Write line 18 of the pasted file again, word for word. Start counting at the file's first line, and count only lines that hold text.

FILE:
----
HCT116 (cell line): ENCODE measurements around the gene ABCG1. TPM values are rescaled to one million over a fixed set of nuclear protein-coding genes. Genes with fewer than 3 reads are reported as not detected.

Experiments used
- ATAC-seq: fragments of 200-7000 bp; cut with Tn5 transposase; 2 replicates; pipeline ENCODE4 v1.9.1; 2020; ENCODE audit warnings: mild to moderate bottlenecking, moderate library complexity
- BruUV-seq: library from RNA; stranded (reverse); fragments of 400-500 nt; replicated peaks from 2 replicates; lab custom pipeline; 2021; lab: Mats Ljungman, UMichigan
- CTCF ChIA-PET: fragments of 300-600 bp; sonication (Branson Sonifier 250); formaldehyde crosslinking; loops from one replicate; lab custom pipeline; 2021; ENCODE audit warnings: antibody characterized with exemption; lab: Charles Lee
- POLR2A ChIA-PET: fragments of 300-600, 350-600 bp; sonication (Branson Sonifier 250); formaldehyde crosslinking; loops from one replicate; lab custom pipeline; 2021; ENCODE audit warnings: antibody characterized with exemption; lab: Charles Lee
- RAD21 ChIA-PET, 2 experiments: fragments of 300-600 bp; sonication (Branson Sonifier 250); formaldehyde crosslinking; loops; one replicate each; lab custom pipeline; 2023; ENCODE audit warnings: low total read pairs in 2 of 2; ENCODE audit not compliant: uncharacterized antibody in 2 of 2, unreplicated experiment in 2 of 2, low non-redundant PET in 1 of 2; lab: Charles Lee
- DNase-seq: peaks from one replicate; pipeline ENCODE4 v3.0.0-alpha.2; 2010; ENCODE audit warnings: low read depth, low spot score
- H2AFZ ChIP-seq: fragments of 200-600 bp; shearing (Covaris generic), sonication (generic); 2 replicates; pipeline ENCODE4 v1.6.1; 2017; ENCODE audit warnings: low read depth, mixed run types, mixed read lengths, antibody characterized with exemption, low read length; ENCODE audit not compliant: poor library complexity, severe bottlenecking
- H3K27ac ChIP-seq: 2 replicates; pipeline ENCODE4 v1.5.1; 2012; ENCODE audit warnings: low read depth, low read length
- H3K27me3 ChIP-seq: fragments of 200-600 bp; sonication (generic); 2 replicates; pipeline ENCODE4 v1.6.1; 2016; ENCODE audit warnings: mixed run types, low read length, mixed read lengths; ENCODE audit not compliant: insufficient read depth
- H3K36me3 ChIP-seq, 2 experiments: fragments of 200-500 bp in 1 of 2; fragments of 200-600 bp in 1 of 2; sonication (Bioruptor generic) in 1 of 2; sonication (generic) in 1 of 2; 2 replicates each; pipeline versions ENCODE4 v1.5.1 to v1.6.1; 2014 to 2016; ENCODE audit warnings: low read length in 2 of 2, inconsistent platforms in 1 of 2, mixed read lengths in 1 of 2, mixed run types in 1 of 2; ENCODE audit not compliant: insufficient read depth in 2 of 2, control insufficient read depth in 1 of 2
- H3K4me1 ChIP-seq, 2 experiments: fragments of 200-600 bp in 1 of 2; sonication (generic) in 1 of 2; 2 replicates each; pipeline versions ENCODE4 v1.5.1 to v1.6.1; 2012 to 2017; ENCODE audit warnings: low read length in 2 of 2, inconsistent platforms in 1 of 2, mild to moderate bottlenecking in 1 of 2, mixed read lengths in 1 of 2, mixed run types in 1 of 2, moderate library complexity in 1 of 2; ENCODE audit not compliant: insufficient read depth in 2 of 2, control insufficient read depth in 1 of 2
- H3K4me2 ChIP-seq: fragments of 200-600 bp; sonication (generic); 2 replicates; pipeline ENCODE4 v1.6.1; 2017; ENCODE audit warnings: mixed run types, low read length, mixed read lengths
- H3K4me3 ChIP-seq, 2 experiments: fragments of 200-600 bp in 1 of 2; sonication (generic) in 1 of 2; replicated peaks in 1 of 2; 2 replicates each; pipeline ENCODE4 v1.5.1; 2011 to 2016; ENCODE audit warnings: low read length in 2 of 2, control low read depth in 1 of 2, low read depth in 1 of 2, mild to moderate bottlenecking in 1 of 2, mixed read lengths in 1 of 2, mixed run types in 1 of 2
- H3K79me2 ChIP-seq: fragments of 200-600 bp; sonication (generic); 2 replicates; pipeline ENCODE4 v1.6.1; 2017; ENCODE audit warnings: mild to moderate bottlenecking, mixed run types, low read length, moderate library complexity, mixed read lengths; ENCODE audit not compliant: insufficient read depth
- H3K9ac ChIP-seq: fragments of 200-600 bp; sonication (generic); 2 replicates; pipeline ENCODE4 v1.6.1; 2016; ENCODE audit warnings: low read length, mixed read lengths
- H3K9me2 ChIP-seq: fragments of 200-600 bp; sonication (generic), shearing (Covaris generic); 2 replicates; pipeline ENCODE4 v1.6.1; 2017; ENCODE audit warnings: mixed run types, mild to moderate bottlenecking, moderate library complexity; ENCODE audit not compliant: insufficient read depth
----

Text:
- H3K9me2 ChIP-seq: fragments of 200-600 bp; sonication (generic), shearing (Covaris generic); 2 replicates; pipeline ENCODE4 v1.6.1; 2017; ENCODE audit warnings: mixed run types, mild to moderate bottlenecking, moderate library complexity; ENCODE audit not compliant: insufficient read depth